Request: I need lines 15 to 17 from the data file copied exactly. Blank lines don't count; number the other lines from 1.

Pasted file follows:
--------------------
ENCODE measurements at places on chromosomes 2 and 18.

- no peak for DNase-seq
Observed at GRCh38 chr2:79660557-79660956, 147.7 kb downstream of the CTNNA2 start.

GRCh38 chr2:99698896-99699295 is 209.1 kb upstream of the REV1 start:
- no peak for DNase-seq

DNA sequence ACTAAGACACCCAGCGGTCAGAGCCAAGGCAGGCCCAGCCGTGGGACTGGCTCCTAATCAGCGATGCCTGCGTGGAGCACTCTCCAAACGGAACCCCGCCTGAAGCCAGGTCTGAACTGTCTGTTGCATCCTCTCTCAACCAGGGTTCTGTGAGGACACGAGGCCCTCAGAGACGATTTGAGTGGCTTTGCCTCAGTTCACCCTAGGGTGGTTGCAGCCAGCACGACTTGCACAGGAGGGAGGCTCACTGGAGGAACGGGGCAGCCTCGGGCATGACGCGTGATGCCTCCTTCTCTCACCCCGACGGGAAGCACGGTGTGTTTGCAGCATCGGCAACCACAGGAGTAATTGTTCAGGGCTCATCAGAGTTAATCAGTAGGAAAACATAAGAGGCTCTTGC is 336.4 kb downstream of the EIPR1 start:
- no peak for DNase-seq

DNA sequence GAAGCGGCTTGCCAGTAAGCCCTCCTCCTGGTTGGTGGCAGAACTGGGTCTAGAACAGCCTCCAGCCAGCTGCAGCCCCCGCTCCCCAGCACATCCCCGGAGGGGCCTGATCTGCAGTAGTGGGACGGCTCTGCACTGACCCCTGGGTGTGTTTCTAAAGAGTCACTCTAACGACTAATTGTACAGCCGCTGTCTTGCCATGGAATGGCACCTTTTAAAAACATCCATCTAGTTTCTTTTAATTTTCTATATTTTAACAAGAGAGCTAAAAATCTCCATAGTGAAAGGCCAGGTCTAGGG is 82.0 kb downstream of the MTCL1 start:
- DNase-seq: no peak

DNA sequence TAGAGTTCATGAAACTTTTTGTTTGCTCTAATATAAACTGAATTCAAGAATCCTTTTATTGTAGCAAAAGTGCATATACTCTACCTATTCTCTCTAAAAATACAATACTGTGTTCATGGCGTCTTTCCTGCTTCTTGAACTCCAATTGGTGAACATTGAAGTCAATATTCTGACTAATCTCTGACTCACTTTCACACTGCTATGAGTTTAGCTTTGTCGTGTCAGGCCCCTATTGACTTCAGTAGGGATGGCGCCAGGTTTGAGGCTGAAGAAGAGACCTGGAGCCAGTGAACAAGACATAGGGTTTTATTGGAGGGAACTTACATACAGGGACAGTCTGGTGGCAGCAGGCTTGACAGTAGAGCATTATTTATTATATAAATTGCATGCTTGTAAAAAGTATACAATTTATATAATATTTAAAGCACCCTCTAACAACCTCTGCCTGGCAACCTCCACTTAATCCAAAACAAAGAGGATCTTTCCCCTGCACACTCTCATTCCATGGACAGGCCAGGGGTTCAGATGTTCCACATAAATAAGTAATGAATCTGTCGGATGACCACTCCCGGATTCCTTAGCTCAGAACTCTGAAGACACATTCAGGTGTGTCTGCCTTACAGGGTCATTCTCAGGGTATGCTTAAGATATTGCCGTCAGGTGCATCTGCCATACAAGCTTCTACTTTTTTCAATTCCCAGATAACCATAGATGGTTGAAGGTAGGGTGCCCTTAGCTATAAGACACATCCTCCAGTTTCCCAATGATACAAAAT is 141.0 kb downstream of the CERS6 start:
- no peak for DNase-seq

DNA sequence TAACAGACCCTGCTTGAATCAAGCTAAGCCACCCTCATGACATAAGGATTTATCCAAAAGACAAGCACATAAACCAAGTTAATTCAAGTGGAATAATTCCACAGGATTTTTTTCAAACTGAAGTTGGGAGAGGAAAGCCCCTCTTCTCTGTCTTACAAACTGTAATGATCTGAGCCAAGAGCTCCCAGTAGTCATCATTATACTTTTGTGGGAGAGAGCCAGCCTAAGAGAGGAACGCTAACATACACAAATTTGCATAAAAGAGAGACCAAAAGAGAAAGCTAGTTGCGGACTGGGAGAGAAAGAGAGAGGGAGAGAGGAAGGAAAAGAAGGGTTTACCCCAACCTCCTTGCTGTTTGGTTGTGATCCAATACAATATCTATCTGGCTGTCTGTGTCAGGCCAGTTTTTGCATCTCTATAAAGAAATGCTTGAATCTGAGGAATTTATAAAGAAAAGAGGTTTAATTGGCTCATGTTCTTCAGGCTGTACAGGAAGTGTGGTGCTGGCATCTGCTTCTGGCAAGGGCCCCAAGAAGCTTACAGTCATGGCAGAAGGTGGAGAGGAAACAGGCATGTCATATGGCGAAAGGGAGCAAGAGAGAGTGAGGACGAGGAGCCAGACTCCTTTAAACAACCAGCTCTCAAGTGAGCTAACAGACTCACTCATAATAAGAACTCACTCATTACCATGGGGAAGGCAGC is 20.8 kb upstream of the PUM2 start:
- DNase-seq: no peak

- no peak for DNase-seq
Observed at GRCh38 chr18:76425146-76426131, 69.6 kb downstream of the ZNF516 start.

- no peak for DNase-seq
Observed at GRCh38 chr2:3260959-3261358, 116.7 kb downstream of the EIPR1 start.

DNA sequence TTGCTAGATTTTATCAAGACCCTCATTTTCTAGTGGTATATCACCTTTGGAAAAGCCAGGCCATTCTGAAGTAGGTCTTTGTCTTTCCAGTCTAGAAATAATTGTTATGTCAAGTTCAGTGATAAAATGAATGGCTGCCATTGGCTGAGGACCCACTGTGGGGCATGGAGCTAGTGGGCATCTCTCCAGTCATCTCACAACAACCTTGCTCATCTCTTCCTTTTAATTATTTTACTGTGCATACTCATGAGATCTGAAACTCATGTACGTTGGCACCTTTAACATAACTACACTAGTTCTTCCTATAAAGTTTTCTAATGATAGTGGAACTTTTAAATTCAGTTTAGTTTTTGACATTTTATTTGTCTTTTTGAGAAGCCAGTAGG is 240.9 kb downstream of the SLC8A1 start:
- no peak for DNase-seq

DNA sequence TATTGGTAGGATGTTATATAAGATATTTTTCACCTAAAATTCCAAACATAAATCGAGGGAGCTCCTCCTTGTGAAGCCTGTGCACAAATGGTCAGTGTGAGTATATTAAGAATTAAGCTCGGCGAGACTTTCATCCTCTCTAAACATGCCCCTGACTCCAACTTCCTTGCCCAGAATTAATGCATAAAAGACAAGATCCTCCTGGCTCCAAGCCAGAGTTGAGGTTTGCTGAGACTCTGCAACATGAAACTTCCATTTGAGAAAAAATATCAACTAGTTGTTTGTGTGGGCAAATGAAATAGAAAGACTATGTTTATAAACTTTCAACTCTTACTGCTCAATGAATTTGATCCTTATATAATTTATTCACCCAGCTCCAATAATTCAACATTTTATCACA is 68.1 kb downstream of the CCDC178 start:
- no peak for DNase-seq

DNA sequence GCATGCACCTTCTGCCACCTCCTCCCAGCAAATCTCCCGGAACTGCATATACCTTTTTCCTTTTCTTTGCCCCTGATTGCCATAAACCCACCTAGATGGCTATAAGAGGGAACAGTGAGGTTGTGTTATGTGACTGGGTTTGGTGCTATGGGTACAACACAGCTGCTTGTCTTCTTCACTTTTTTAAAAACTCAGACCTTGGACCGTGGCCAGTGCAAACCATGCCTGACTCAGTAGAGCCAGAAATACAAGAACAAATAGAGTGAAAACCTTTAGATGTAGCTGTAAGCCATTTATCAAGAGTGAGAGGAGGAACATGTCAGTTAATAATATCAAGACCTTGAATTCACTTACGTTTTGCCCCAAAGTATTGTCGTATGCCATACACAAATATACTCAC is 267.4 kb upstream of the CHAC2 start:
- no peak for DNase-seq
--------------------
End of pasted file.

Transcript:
Observed at GRCh38 chr18:76425146-76426131, 69.6 kb downstream of the ZNF516 start.

- no peak for DNase-seq
Observed at GRCh38 chr2:3260959-3261358, 116.7 kb downstream of the EIPR1 start.